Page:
By day he’s a Spanish professor, but any other time he is the cofounder of a puppetry troupe.
Jared White, associate professor of Spanish, is one of the newest additions to the Hillsdale College faculty. In his first semester, he is teaching two sections of Spanish 101 and Spanish 413: Spanish Literature: 1140 – 1700.
White grew up in Southern California and spent a lot of time immersed in the Spanish language. At 20, he moved to Mexico and spent two years serving as a missionary.
During his time in Mexico, and upon returning to the United States and beginning his college studies, White discovered his passion for the liberal arts.
“I’m a very social person,” White said. “I need dialogue. I need to talk to people.”
White decided to pursue the liberal arts at Brigham Young University. While at BYU, he got involved with Spanish theater and discovered his passion for the language. White went on to get a bachelor’s degree and later a master’s degree in Spanish from BYU. In 2006, he attended the University of California, Irvine and got his Ph.D. in Spanish literature.
For the past several years, White has been an associate professor teaching at Buena Vista University, in Iowa, but when a position opened up at Hillsdale, he decided to apply.
“I really felt like the institution valued some of the same things that I valued and it felt like a very good fit,” White said.
White’s creativity in teaching students was one of the things that stood out during the hiring process, said Todd Mack, chair of the Spanish department. Mack and White met in graduate school at BYU, and have been friends for several years.
“I was particularly impressed with his ability to engage with the community in very creative ways,” Mack said. “And of course, his good nature and great energy as a teacher.”
White said he tries to create a space where his students are excited to engage with the material. One of the ways he does this is by using everything from games to interactive conversations in the classroom.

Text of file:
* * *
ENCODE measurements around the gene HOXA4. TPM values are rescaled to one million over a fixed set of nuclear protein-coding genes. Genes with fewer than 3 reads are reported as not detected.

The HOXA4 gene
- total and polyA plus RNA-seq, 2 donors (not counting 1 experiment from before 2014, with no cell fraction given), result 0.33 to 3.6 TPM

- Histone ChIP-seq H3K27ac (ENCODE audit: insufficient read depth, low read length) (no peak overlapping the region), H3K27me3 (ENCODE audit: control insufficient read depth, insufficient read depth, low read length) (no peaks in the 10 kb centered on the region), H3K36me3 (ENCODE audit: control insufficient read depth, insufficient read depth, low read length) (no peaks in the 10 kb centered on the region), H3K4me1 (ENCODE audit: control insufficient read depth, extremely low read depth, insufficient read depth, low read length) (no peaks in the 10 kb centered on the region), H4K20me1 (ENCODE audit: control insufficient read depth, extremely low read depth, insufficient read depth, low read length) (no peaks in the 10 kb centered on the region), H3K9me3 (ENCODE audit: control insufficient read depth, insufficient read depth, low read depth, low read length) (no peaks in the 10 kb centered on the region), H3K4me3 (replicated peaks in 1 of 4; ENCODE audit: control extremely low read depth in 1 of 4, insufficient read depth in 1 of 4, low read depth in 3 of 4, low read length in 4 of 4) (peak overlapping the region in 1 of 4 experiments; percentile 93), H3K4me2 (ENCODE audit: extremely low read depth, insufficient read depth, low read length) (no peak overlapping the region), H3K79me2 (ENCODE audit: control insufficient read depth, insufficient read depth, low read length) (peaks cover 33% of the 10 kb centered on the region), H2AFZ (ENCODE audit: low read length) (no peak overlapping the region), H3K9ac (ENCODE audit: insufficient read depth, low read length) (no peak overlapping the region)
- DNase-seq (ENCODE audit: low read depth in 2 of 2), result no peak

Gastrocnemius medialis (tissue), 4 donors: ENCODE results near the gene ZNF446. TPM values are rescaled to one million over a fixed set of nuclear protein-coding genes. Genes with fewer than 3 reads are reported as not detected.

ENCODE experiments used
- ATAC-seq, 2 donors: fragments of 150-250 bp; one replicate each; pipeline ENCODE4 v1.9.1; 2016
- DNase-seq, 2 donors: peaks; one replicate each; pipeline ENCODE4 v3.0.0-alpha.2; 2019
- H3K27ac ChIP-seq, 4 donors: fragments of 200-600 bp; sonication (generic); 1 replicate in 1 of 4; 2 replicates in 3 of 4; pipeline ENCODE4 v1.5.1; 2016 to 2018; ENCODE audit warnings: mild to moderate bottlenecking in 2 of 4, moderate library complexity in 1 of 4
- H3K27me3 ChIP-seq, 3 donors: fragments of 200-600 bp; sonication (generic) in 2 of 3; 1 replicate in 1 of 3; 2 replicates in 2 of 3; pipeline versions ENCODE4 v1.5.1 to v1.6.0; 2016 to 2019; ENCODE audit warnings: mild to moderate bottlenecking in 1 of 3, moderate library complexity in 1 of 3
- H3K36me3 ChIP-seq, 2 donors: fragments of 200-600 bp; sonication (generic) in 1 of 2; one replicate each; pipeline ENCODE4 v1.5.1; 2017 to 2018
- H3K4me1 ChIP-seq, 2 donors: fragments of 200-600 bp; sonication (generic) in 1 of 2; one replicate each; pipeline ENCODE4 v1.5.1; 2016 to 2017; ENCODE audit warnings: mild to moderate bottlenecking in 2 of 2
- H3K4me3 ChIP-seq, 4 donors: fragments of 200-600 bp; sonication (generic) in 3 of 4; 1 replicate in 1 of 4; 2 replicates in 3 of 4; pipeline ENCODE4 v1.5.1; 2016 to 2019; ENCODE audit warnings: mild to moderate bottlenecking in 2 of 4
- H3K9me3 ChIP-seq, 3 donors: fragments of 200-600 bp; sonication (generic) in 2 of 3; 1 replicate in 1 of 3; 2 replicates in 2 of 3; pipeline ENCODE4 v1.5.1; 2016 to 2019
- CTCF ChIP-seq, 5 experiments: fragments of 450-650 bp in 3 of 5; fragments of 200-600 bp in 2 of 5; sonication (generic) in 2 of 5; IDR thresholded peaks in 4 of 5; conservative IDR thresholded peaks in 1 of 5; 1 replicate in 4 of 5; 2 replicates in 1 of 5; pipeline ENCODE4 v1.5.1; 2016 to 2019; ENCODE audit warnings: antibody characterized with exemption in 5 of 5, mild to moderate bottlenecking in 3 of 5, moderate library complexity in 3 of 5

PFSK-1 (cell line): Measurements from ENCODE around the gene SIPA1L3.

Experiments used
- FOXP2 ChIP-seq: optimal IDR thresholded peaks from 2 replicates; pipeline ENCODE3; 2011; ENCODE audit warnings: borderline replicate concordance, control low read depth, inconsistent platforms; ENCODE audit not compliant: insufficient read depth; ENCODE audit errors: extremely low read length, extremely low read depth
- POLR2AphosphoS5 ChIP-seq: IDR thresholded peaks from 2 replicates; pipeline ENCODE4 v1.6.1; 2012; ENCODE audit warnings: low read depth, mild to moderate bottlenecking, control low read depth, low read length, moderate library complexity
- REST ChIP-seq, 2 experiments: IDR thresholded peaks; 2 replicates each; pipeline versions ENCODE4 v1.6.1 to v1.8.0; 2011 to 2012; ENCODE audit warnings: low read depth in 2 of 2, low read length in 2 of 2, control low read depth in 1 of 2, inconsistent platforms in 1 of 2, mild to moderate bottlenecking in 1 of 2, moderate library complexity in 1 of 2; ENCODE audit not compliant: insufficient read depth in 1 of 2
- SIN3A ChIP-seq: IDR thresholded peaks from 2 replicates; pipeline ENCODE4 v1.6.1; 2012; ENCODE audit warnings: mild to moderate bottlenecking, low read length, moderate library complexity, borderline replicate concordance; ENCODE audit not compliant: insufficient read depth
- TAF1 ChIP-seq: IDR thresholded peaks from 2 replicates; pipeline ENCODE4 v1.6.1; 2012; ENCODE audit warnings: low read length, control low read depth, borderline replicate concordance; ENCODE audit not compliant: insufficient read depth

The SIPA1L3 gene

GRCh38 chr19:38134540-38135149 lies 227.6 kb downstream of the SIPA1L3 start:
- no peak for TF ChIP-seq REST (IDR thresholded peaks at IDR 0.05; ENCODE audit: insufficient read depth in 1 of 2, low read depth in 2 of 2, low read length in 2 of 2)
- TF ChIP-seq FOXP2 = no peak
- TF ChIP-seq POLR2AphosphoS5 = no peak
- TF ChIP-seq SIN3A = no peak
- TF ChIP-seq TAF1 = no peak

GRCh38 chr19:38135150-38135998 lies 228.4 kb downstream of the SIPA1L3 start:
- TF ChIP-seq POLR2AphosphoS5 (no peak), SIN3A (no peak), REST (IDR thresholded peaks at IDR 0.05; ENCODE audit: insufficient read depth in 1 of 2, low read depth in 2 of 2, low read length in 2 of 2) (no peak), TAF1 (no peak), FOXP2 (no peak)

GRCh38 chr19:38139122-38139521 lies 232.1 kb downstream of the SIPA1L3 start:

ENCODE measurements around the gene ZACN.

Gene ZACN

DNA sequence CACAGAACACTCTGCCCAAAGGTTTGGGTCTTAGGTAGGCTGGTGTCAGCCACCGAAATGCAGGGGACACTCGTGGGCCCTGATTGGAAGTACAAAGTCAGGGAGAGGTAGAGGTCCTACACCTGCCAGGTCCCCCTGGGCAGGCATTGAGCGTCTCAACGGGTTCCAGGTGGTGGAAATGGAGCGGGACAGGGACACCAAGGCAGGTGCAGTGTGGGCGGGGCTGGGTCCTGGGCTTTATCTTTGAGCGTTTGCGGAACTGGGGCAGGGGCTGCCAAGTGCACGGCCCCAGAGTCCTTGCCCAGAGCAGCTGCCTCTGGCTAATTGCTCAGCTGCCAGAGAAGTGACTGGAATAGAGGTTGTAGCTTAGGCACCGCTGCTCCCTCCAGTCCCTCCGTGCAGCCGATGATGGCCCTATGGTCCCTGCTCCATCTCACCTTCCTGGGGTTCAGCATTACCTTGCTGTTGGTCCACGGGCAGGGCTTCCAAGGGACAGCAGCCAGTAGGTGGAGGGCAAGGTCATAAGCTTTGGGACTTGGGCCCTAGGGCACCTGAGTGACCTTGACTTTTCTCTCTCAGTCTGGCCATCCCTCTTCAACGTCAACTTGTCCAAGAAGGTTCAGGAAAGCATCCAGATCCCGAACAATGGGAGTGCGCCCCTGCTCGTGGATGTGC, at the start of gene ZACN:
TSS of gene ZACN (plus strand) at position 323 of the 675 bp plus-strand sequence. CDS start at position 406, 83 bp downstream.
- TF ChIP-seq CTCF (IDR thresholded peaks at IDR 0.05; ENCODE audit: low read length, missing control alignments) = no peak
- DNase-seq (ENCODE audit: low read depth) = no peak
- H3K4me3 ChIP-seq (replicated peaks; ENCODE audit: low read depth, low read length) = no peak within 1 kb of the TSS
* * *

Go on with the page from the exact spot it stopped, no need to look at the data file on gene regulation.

“I try to bring a lot of energy to the classroom,” White said.
Jack Cote, a freshman in one of White’s Spanish 101 sections, agreed.
“I love how engaged he keeps you throughout the class,” he said. “You can tell that he’s very passionate about what he does and that he also enjoys building relationships with students.”
White said while he teaches very interactively, he refuses to use music in the classroom.
“I’ll die on that hill,” White said, laughing.
Teaching classes isn’t the only thing keeping White busy. Two years ago, he co-founded a puppetry troupe that puts on shows for local junior high and elementary school classes.
“We will frequently adapt Spanish Golden Age works into English and, after making the puppets, take those shows out to junior high and elementary schools to put on for the kids,” White said.
Many parts of the puppets used in the miniature theater are made by a 3D printer.
“It’s just so much more convenient and sturdy,” White said.
These shows are something he plans to bring his students into, as he hopes to perform shows at local schools in the coming months.
“I’m super excited about the ways he is already planning to help our students get into the community,” Mack said.
Mack said that White, with his background and expertise in Spanish theater, is bringing something both beneficial and unique to the Spanish department at Hillsdale.
“Dr. White is a great scholar,” Mack said. “His specialty in Spanish theater across a variety of time periods helps to round out our department.”
White is also an avid reader of science fiction and fantasy and, in his free time, you’ll probably find him either playing board games or watching soccer.
“I’m excited to be at a college that values education and sports,” he said. “I can’t wait to start attending games myself.”
White said his wife, Emily, and their four boys are slowly adjusting to life in Hillsdale.
“She’s my rock,” he said of his wife.
White said they look forward to settling down and getting more involved with both the college and the local community. He also looks forward to continuing to grow those relationships with his students, while hopefully getting to share his expertise with the local community through theater.
“He is a dream colleague,” Mack said. “He is a passionate teacher who I know will really inspire students and help them to learn the language well.”
White said his favorite thing about Hillsdale would have to be getting to work with and really know the students.
“I’m really impressed with the intellectual rigor of the students here,” White said. “They challenge me to bring my best to every class.”